The Taboo But Not So Impossible Major

    Humanity has always yearned for self-expression, from the day we muttered our first words to the day we first dressed ourselves.  However, there is one form of self-expression that has been a historical and ever-present vehicle for exhibiting cultural ideas.  It is political, it is emotional, it is influential - it is art. With the ability to affect even a nation, art has become a mode of expression for many great men and women.  However, such a powerful concept begins to lose its profoundness in an era dominated by the STEM program.  This is a time where art-related careers are dwindling, becoming more sparse and highly competitive.

    However, on February 9, in the midst of swirling white and frosted walkways, Room 131 in Lowell Thomas buzzed with warm, lively conversation.  The topic of choice?  The arts, of course, and how to land a plausible and stable career after college.  More than 30 students graciously welcomed two museum professionals, Elizabeth Schanz and Valerie Balint.  Both are currently working in the museum industry, both pursued art-related careers after college, and both faced the countless doubts of peers, family, and friends.

    More often than not, any student who has considered a major in the arts has encountered a chorus of dismayed, passive-aggressive warnings.  “Art? Wow…what are you going to do with that afterwards?”  “You know how hard the industry is now and days…” And the most common offenders are parents as they chime in with a ‘reality check,’ “You’re really going to major in the arts?  You can’t make a living off of that!”  

    Which is exactly what Schanz encountered when she first told her father about her passion.  In the beginning of her college career, Schanz was a business major from Loyola University.  It was not until she took an art history course that she discovered an ardent fervor for the arts.  Nevertheless, her father vehemently opposed the decision, but Schanz knew what was best for her and followed her intuition.  She is now a 2015 Marist graduate with a degree in art history; she is currently working for the historical home of Frederick Church, otherwise called the Olana State Historic Site - a job that is nearly impossible to obtain with an undergraduate degree alone.  

 Image courtesy of Kiera Fitzgibbon. 

Image courtesy of Kiera Fitzgibbon. 

    “She beat out a countless amount of applicants that had their master’s,” Balint, Schanz’s former coworker at Olana, exclaimed.  “Some even had more than twenty years of experience in the field but since we were familiar with Elizabeth and knew how hard she worked, she was hired instead!”  

    Schanz quickly replied, “I know I worked hard but you have to in this field.  If there is any advice I can give you it’s that you need to take every opportunity you can take in college.  Everything will eventually help you later on, especially if they recognize your face and your character.”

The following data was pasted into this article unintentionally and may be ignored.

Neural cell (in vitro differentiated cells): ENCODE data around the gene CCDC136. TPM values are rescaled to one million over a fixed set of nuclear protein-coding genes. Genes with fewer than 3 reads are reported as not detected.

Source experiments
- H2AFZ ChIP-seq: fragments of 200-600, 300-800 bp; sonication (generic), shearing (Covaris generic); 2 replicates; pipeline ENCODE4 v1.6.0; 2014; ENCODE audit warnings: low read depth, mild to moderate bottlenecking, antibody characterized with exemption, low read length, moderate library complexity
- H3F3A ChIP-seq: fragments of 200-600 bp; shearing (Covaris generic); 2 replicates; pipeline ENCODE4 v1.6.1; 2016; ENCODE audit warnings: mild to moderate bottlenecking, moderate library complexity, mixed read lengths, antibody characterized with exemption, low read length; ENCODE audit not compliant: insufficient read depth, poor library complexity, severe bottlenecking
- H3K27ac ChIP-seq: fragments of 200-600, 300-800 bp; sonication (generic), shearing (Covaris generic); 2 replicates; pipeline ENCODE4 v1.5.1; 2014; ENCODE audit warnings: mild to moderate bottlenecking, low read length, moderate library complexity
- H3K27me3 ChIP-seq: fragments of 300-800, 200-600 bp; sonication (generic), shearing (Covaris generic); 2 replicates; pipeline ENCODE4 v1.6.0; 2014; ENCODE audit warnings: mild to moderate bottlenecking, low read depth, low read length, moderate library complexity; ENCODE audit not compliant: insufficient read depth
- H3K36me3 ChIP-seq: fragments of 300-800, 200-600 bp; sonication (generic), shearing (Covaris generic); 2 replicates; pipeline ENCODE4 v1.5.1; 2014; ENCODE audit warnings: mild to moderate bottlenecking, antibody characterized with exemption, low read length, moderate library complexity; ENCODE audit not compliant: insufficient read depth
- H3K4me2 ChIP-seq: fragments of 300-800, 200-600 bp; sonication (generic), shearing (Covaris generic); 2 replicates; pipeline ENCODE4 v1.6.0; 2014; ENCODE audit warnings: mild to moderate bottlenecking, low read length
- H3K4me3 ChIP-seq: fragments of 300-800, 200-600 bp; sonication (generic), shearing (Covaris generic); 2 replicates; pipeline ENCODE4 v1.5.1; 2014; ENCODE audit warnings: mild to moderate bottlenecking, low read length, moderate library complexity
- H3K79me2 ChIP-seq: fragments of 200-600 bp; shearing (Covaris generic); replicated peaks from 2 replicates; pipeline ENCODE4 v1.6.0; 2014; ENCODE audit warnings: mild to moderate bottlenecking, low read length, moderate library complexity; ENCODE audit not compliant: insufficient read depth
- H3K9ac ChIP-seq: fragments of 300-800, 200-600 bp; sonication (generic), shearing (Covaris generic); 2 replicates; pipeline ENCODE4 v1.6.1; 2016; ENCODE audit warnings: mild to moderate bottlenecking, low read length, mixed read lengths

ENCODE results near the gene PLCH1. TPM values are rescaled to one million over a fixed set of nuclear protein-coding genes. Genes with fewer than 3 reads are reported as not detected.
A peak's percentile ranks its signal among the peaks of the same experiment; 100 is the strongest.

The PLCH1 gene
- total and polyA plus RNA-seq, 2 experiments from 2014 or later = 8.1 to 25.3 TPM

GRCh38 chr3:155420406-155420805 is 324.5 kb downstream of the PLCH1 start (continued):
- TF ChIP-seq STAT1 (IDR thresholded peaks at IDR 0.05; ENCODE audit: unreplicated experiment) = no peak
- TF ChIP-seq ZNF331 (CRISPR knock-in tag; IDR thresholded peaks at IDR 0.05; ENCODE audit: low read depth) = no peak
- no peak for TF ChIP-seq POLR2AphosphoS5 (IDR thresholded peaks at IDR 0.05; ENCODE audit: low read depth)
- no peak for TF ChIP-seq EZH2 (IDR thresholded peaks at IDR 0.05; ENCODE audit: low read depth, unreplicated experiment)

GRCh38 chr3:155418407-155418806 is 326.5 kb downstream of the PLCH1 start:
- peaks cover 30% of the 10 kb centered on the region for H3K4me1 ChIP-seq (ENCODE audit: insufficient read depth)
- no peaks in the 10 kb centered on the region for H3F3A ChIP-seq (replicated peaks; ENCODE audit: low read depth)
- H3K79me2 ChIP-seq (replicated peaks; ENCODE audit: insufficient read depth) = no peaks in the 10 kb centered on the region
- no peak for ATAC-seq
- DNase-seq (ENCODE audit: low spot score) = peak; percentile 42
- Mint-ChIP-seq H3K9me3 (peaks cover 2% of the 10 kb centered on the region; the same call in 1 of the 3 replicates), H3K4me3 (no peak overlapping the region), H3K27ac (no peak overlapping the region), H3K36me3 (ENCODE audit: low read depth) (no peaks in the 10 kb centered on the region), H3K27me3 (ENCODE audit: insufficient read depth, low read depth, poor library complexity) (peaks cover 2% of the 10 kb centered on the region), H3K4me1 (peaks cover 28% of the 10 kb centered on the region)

Schanz had taken up a number of internships and volunteer work to earn the position she is in today as the education coordinator of Olana.  A passion that could never be quelled, she has done everything in her power to achieve her dreams.  Whether it was devoting her free time to volunteer in Locust Grove or taking part of an internship while studying abroad in Florence, she took every opportunity she could in order to reach her goals.  

    Shockingly, Balint had a similar experience as Schanz.  Originally, Balint was pursuing a career in law.  Despite the status quo of either being a lawyer, doctor, or businessperson in the ‘80’s, something did not feel right.  She spent countless summers stuck in law firms and noted how everyone simply looked “miserable”.  Feeling dismayed and concerned, it was by luck that she took an art related course and quickly fell in love with the subject.  

    “I could look at the slides for days,” she sighed nostalgically.  “That’s when I knew that law was definitely not for me.”  

    Because of this, Balint gave up pursuing a law career and went into the museum field knowing, quite literally, nothing.  It was only by luck that she obtained her first internship in the art field.  Through networking alone, she has gained multiple positions curating a variety of shows and participating in major projects like “Save Outdoor Sculptures!” started by the Smithsonian.  

    “If I can give you a piece of advice, it’s that you should be proactive in maintaining your relationships with former coworkers, even those who are below you managerially,” Balint  stated.  “This is how you can break into the museum field, by working your way around and proving that you are a dependable person.”  

    However, times were not always easy for Balint.

    “There was an extended amount of time that I had no job at all.  I was in my late twenties and came off of my career high.  I was anxious and uncertain where life would lead me but looking back at it now, I had nothing to worry about.  Since you guys are much younger than I am, let me tell you, do not be afraid of being lost for a bit, everything always works out for the best.”

    And it was with this final statement that the conversation ended.  With wide eyes and hearts full of determination, many students left that day with feelings of ambition and purpose.  What once seemed unattainable is now within reach.  Though pursuing the arts seems most certainly taboo to some people, it is not impossible to achieve.  Do not be afraid of taking chances, use any opportunities given to you, maintain your relationships, but most of all, never give up.  



Mary CenizaComment